Hybrid Tail Risk and Expected Stock Returns: When Does the Tail Wag the Dog?
Turan G. Bali
Georgetown University - Robert Emmett McDonough School of Business
Fordham University - Graduate School of Business
New York University; National Bureau of Economic Research (NBER)
September 9, 2011
NYU Working Paper No. FIN-11-007
This paper introduces a new, hybrid measure of covariance risk in thelower tail of the stock return distribution, motivated by the under-diversified portfolio holdings of individual investors, and investigates its performance in predicting the cross-sectional variationin stock returns over the sample period July 1963-December 2009. Our key innovation is that the covariance is measured across the states of the world in which the individual stock return is in its left tail, not across the corresponding tail states for the market return as in standard systematic risk measures. The results indicate a positive and significant relation between what we label hybrid tail covariance risk(H-TCR) and expected stock returns, in contrast to the insignificant ornegative results for purely stock-specific or standard systematic tail risk measures. A trading strategy that goes long stocks in the highest H-TCR decile and shorts stocks in the lowest H-TCR decile produces average raw and risk-adjusted returns of 6% to 8% per annum, consistent with results from a cross-sectional regression analysis that controls for a battery of known predictors.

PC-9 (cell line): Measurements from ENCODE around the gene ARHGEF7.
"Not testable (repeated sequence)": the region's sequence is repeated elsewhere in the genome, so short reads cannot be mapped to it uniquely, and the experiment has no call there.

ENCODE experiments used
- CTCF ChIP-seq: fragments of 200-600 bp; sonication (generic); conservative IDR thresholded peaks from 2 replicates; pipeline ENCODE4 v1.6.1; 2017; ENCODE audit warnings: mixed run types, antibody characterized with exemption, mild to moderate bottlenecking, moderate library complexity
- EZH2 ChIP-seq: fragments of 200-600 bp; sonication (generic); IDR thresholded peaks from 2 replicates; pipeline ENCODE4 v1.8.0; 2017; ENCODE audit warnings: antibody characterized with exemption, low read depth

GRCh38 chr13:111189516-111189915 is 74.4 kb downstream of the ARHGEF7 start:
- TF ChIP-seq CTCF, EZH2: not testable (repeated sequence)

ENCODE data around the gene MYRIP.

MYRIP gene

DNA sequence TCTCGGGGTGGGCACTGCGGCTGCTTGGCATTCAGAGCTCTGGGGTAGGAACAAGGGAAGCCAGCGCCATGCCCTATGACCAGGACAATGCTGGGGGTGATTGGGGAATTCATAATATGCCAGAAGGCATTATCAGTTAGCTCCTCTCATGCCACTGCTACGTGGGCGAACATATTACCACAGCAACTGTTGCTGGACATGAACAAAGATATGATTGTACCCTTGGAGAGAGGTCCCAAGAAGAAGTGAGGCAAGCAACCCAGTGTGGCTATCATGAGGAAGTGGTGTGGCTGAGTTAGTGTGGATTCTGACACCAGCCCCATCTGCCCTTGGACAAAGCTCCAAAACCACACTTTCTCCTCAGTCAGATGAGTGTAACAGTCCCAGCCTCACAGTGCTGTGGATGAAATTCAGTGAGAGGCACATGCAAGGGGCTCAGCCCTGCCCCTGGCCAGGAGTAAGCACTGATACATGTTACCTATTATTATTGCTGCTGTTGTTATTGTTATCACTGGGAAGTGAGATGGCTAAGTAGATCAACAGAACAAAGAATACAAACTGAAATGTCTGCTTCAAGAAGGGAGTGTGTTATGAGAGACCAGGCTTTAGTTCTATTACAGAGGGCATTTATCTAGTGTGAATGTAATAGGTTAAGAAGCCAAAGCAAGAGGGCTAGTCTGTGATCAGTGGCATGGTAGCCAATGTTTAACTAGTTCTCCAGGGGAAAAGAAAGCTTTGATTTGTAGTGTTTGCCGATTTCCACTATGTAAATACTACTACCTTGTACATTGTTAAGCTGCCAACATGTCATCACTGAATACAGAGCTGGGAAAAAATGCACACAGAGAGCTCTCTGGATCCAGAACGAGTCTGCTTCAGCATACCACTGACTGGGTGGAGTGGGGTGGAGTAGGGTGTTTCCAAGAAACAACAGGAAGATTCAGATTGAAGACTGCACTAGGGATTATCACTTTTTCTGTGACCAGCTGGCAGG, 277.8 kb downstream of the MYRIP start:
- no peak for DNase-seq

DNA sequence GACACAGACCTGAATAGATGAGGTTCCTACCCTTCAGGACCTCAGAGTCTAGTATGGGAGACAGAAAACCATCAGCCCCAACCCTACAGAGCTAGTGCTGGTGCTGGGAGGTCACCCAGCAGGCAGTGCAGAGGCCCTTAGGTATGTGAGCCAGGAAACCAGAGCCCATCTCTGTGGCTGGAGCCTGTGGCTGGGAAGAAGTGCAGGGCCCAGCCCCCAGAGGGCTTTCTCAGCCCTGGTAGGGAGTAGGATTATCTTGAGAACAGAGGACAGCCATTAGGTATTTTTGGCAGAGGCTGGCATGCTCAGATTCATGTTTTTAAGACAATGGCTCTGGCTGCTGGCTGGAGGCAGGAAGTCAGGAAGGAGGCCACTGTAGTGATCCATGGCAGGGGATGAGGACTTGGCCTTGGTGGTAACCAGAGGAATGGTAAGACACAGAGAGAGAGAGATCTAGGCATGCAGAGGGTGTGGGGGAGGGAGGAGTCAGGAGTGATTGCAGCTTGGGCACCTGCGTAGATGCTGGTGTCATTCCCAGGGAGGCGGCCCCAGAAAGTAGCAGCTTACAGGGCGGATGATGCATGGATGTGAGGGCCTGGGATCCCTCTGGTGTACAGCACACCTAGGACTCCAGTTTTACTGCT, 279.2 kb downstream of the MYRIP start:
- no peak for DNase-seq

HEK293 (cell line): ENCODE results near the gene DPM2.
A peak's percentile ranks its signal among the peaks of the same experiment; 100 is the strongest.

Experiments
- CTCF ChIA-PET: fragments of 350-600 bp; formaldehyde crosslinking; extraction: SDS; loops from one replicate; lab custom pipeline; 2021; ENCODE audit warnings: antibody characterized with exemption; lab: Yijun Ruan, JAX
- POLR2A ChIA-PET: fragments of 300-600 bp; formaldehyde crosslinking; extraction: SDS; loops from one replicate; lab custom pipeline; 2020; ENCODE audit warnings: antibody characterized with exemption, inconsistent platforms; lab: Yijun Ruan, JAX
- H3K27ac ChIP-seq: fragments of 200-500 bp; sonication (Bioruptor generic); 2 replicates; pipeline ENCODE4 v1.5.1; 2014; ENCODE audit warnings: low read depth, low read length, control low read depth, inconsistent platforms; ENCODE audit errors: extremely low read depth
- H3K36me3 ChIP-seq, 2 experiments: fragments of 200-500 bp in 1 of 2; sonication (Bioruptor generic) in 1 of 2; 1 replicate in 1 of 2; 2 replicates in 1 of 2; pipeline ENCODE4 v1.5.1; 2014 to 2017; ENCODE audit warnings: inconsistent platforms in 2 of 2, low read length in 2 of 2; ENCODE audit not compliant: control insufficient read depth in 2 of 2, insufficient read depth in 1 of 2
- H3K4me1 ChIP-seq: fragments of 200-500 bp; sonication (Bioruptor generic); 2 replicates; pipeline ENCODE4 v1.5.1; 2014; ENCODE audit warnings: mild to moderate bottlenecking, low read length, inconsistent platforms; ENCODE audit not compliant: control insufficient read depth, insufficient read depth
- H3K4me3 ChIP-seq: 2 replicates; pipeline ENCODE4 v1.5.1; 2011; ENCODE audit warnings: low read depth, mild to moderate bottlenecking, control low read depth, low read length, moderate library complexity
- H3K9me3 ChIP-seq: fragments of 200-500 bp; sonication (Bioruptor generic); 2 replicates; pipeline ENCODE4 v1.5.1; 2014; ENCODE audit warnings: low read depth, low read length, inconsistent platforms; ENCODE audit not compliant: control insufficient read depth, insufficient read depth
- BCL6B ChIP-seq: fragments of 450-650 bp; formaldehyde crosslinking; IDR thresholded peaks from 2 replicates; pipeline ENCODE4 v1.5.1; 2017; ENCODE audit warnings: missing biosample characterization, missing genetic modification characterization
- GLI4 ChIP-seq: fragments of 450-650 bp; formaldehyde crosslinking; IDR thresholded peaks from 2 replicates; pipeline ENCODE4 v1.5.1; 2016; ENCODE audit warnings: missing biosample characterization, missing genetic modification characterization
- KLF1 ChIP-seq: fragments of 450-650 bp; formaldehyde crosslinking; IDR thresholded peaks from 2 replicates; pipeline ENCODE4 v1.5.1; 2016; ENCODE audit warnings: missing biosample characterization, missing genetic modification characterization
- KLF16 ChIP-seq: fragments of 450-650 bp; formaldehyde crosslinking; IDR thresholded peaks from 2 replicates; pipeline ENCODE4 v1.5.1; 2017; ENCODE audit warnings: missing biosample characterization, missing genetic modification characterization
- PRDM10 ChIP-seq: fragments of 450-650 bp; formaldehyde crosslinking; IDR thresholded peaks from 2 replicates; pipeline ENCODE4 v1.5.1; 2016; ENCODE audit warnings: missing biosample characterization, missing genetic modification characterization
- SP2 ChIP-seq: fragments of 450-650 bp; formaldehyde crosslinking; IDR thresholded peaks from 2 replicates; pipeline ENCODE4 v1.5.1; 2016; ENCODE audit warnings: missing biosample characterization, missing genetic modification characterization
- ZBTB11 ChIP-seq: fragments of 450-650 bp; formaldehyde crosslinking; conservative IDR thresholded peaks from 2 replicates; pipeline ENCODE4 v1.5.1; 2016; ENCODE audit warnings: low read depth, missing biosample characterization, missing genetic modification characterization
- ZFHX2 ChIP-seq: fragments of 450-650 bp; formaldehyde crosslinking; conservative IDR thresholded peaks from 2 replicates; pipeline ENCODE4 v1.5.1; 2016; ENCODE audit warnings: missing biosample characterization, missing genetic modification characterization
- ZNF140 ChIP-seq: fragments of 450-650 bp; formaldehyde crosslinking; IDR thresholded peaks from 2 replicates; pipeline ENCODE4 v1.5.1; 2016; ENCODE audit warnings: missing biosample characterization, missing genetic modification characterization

Number of Pages in PDF File: 46working papers series
Date posted: October 15, 2011
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